Wednesday, May 4, 2016

Resources For Lexical Analysis (Part 3)

Part 1 is available here, and Part 2 here.

AP: Now let's turn our attention to the noteworthy dictionary of J. P. Louw and E. A. Nida titled Greek-English Lexicon of the New Testament based on Semantic Domains (2 vols.). The first volume of this dictionary contains the introduction to the words of the Greek NT distributed in 93 semantic fields; the seance contains three indices: (1) Greek-English, English, and biblical citations.

According to Louw-Nida (henceforward L-N), this dictionary is aimed at translators of the New Testament into various languages, but is also useful for librarians, pastors, and students of theology. In its methodology it may also interest linguists and lexicographers.

In the preface and introduction (pp. iv-xx) of the first volume, the authors set out the working process of this dictionary and the principles governing its redaction. Let's take a look at these.

First, the dictionary takes as its basis the vocabulary of Barclay M. Newman, which accompanies the third edition of the Greek New Testament, published by the United Bible Societies (1975).

Second, to classify the words, it distinguishes between words with a single reference (proper names of persons and places), words with class referent (common names, adjectives, verbs, etc.) and markers (prepositions and particles indicating the relationships between lexemes, phrases, or sentences).

The lexical elements designating class referents belong to three principle types: objects (fields 1-12), events (fields 13-57), and abstracts (58-91), including relationals (pronominal and deictic expressions indicating or substituting objects or entities and, to a lesser degree, events or attributes/abstracts: cf. field 92).

In L-N, the basis for the organization of the various semantic fields is formed by three classes of semantic features or semes: shared or common, distinctive and supplementary. The shared features are those elements of the meaning or semes that a body of lexemes has in common; the distinctive, those which separate some meanings from others; the supplementary, for their part, those which may be relevant in particular contexts and can play a primarily connotative and associative role.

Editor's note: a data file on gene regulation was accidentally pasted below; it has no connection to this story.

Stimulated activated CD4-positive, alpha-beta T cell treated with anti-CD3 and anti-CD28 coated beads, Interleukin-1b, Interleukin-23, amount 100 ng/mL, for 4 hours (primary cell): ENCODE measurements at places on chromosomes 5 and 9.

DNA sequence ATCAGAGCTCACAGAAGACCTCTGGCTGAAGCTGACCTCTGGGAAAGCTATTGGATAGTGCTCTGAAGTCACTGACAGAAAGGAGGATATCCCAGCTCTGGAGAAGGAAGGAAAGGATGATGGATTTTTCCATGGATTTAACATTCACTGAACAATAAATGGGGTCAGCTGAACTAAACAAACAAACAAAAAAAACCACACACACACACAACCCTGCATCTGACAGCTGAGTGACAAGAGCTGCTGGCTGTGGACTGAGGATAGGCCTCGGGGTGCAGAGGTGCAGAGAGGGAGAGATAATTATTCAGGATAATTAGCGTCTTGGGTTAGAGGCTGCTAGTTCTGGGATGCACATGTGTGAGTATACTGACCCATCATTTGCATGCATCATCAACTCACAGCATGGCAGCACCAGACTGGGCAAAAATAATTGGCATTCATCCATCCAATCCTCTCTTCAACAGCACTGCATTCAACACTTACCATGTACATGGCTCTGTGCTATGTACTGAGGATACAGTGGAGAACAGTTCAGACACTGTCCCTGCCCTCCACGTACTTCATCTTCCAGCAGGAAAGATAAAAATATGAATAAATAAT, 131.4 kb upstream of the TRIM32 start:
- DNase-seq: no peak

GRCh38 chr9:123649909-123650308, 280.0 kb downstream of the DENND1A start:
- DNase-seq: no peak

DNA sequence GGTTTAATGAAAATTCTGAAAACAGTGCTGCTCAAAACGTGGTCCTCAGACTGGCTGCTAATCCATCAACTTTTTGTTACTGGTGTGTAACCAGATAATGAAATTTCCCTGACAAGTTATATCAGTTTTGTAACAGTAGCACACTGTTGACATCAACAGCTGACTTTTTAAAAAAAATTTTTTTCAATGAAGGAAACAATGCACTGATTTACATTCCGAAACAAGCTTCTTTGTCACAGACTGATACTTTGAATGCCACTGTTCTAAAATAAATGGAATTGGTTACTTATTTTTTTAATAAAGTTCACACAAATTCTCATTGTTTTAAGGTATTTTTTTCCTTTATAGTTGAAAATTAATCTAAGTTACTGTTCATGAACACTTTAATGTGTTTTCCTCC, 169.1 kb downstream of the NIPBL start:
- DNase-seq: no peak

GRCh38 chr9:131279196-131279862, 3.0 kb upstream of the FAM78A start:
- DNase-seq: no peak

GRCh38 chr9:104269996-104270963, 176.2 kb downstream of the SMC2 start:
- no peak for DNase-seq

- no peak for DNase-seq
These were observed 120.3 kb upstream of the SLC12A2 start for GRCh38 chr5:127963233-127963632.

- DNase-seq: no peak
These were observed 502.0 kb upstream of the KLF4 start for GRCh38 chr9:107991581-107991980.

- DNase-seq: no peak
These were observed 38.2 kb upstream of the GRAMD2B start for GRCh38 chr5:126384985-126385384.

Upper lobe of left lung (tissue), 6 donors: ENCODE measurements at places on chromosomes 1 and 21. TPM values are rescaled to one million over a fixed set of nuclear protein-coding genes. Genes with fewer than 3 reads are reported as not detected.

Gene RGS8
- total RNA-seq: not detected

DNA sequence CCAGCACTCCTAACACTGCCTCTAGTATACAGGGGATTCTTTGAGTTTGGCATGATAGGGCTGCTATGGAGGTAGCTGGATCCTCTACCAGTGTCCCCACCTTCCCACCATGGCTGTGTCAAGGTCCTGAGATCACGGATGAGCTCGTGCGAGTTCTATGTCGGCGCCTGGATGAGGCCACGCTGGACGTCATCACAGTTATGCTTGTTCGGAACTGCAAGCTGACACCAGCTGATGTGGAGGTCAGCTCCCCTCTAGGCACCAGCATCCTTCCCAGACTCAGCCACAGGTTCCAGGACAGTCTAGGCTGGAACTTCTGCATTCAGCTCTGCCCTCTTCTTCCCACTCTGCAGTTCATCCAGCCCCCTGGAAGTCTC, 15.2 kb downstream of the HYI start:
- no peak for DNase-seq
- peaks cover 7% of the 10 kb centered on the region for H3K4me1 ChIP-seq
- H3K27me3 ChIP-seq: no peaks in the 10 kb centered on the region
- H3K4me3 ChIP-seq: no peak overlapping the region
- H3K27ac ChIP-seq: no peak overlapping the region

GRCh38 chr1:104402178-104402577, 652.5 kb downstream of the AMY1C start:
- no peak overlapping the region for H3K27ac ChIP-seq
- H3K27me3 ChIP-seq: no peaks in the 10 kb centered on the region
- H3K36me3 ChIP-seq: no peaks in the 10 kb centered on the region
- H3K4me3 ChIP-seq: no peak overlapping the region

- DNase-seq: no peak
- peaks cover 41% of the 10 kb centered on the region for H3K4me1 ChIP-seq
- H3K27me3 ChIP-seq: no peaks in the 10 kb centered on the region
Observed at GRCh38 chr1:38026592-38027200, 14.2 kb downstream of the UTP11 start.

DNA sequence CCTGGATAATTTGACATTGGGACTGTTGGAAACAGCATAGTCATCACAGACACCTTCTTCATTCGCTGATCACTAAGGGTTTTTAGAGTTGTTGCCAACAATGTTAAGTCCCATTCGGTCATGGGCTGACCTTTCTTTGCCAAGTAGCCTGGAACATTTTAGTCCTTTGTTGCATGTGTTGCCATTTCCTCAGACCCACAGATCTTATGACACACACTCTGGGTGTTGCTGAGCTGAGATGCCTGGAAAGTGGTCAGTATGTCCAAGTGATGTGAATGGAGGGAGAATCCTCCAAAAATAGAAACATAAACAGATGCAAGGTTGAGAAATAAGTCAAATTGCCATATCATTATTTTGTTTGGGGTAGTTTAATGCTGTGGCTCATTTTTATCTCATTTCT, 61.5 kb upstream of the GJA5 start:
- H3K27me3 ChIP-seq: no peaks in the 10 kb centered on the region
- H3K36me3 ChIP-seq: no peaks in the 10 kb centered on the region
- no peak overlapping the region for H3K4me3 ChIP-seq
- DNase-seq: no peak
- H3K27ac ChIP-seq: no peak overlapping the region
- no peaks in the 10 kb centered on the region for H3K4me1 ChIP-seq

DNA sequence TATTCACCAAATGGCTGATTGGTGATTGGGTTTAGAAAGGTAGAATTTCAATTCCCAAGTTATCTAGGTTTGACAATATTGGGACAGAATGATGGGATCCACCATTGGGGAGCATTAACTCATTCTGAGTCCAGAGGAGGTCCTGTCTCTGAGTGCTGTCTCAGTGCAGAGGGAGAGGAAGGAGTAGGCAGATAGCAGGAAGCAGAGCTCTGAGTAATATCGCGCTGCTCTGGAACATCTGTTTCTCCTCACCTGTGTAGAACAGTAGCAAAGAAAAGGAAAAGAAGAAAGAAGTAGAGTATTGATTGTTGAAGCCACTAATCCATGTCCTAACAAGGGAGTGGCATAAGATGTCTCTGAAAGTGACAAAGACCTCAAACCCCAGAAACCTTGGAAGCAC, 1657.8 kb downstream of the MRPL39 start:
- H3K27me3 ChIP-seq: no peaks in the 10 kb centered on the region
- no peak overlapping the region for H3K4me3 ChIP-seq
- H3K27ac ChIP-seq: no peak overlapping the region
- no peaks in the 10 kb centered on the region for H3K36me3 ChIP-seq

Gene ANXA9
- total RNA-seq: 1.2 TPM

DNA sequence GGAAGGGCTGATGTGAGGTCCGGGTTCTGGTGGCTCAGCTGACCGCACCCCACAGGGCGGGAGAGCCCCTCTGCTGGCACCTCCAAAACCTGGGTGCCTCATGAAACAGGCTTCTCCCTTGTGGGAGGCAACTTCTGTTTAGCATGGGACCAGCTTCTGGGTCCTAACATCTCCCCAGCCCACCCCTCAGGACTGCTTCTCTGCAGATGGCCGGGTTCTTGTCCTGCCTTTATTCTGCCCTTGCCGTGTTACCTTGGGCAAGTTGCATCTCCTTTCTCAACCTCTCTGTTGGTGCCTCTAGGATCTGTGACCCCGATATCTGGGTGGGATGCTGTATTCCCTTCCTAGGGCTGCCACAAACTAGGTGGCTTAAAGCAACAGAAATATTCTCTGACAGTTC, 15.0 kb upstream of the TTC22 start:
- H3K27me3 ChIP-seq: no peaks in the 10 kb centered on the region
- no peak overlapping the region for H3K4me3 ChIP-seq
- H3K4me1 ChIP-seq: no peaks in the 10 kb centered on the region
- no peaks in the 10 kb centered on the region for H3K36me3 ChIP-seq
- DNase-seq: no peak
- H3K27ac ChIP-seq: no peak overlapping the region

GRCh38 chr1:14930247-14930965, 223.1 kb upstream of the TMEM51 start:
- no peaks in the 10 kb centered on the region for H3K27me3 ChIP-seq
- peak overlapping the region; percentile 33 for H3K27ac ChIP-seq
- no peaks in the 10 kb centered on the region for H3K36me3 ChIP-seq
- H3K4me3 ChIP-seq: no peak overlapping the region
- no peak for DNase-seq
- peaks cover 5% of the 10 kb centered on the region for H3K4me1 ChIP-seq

With the fields or subfields the most generic meanings are dealt with first and the entries work towards the more specific meanings.

Third, from the point of view of the form or organization of each lemma, the authors consider it important to annotate the irregular forms if they have a new meaning or if they are sufficiently odd to cause difficulty in their morphological identification.

Fourth, for the authors, one of the advantages of this dictionary is that the different meanings are marked by exponential letters. The most common meaning or unmarked meaning is the first one listed (exponent a), followed by the other more or less common or peripheral ones in order of specificity. Nonetheless, given that the meanings at times form groups or constellations, the authors consider that the order of the list is not specially significant.

Fifth, the most distinctive feature of this dictionary just might be the fact that the meanings are indicated by means of definitions and not simply by equivalent translations (i.e., glosses). Thus ἐρημόω is defined as "to suffer a destruction which implies being forsaken and abandoned." The verbal equivalent ἐρημόομαι is "to be destroyed" or "to suffer desolation or destruction." The verb εὑρίσκω is defined as "to learn something not previously known, which frequently carries an element of surprise." Its equivalent is "to learn, discover." The authors think that, without definition or description, the equivalent word may lead to error or confusion.

Sixth, this dictionary sometimes deals with various lexemes, grouped together in a single lemma, as if they were fully synonymous. For instance, in section 15.78 the following appear together: ἀπαντάω, ἀπάντησις, ὑπαντάω, ὑπάντησις, defined as "to go to meet someone with an unfriendly or hostile intent."

Seventh, the dictionary contains suggestions that can be important for translators, especially when an object or action can have a different symbolic meaning in various cultures. For example, in biblical culture, "to beat one's breast" (cf. Luke 18:13) symbolizes repentance, while in other cultures it is a symbol of arrogance. In certain languages, the equivalent of the biblical expression can be "to beat one's head" or "to grasp one's stomach."

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*The above is taken, with only slight modification, from Antonio Piñero and Jesús Peláez, The Study of the New Testament: A Comprehensive Introduction, trans. David E. Orton and Paul Ellingworth, Tools for Biblical Studies 3 (Leiden: Deo, 2003).

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